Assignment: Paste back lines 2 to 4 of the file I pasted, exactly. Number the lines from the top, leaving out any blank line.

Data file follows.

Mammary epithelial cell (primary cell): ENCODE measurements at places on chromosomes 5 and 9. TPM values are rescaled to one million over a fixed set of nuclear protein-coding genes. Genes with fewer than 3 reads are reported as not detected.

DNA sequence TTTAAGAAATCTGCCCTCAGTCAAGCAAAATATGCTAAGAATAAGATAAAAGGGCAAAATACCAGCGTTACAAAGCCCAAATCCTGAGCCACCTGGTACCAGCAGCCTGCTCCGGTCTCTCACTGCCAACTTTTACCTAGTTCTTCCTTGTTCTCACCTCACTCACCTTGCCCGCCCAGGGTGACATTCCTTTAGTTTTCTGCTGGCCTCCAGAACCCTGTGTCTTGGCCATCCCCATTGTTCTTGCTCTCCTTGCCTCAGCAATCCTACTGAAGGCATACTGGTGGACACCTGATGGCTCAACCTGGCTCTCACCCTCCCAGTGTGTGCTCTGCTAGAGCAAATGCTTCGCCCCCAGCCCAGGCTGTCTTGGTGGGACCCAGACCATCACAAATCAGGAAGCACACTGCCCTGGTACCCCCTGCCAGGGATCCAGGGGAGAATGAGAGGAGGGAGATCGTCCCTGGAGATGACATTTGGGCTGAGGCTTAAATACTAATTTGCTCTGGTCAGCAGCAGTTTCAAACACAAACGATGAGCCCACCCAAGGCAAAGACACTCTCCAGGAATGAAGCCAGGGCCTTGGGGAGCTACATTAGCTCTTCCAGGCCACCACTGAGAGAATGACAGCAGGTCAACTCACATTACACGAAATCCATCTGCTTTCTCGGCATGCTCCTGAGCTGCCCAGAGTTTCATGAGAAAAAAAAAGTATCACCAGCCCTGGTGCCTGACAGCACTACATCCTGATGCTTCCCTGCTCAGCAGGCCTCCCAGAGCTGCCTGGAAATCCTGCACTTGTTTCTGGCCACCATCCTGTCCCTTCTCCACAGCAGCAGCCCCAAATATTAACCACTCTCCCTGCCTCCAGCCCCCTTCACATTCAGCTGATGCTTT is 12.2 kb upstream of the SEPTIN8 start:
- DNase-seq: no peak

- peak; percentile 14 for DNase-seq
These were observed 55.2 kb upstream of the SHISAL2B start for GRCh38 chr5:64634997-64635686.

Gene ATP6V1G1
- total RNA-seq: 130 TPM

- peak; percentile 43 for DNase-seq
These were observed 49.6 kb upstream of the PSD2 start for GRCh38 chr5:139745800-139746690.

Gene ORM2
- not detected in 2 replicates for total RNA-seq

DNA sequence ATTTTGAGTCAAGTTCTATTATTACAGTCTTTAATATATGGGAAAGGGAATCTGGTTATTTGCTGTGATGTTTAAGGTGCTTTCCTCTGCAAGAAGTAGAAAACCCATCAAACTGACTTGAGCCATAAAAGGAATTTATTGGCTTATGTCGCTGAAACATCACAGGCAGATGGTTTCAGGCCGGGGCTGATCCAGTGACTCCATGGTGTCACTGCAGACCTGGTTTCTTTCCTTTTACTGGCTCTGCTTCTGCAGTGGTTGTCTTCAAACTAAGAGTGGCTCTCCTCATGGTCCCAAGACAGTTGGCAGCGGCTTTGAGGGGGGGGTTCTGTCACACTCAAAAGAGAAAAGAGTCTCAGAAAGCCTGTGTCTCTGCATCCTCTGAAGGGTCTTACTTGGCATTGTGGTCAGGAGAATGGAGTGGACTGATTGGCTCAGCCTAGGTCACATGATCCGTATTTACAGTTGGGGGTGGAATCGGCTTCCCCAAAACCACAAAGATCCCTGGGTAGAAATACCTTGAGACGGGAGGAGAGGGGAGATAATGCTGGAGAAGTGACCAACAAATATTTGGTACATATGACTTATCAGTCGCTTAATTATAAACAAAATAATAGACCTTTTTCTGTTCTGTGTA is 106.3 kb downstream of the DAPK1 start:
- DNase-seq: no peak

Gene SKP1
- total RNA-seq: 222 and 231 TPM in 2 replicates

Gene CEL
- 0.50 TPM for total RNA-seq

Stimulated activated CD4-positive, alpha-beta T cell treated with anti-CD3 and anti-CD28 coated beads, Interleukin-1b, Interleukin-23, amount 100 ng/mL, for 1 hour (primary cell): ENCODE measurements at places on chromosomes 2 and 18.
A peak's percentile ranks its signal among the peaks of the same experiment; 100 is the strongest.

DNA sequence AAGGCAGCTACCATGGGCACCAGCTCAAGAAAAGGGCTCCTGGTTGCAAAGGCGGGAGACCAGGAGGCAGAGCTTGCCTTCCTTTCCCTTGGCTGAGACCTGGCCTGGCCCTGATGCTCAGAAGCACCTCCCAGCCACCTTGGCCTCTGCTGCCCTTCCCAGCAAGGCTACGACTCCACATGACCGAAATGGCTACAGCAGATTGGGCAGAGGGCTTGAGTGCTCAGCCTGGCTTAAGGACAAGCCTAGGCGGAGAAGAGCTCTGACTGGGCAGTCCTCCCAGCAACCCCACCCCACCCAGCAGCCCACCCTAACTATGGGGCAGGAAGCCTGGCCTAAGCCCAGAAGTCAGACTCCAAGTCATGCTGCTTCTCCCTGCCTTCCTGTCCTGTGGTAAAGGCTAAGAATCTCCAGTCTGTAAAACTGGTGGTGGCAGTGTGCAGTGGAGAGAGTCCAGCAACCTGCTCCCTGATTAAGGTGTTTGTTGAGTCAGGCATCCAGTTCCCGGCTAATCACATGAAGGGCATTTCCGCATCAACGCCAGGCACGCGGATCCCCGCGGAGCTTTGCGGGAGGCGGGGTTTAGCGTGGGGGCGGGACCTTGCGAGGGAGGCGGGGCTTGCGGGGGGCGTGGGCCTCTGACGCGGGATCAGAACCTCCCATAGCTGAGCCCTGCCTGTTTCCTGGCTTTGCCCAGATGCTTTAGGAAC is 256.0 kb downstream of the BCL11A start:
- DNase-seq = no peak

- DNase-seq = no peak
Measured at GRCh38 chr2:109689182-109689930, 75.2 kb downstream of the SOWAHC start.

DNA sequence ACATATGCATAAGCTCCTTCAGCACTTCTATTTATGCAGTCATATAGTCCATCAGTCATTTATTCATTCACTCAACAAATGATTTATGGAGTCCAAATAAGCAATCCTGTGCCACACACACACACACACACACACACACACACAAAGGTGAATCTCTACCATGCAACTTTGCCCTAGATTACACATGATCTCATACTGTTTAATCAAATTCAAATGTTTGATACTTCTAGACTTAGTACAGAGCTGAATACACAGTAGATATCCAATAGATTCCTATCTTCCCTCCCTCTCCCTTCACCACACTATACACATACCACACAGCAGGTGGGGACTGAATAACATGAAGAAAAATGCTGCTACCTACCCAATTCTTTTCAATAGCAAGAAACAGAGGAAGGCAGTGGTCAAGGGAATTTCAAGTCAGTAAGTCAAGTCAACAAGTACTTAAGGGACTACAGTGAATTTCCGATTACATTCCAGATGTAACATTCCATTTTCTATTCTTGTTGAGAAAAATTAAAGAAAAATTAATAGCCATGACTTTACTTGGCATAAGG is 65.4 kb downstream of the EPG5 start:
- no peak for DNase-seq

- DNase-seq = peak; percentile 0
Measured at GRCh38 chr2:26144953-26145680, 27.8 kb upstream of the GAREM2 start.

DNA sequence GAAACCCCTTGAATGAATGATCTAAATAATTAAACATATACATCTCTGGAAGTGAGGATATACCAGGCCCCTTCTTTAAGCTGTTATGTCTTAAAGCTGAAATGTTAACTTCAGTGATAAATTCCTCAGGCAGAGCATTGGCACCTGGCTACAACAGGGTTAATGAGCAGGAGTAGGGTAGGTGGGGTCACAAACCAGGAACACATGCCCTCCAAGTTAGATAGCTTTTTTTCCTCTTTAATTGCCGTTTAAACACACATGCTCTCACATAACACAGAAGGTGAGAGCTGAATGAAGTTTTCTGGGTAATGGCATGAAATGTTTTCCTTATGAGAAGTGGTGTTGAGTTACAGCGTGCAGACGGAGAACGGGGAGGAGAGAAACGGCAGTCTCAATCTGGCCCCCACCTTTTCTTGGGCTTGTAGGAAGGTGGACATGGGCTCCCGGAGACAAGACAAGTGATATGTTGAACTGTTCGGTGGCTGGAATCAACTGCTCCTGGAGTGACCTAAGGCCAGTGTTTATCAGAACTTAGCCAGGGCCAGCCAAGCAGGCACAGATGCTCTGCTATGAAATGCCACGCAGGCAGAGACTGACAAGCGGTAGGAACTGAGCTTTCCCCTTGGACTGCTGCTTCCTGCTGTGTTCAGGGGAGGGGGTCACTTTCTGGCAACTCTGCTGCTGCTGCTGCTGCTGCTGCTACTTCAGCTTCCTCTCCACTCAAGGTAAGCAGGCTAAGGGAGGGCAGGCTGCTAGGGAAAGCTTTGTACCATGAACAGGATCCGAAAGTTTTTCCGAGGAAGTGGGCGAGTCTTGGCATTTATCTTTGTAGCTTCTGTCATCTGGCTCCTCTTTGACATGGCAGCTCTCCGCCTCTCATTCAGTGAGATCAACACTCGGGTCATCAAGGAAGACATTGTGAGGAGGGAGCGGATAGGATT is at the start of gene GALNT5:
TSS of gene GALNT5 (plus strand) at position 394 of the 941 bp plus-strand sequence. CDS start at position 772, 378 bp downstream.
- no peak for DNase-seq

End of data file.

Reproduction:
DNA sequence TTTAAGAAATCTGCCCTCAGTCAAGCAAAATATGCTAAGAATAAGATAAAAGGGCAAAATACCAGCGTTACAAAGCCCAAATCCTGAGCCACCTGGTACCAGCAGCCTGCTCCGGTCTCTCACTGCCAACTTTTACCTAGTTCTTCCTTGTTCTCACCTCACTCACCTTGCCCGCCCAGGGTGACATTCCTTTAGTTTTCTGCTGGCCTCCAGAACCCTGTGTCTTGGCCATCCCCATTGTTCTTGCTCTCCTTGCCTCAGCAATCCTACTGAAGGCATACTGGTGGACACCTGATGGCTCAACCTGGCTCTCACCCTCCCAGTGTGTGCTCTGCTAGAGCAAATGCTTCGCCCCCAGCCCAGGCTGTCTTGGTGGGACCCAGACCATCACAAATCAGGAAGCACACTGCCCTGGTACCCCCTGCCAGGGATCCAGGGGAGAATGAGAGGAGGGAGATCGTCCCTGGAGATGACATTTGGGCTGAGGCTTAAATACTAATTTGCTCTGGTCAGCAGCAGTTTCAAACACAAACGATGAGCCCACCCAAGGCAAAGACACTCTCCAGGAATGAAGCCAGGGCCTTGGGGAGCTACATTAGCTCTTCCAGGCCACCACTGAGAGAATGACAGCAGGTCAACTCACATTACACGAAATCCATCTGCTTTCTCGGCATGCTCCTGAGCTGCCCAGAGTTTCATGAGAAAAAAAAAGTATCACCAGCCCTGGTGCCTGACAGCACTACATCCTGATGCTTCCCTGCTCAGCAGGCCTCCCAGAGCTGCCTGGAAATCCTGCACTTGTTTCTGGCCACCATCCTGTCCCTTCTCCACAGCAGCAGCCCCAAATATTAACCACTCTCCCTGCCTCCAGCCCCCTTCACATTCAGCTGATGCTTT is 12.2 kb upstream of the SEPTIN8 start:
- DNase-seq: no peak

- peak; percentile 14 for DNase-seq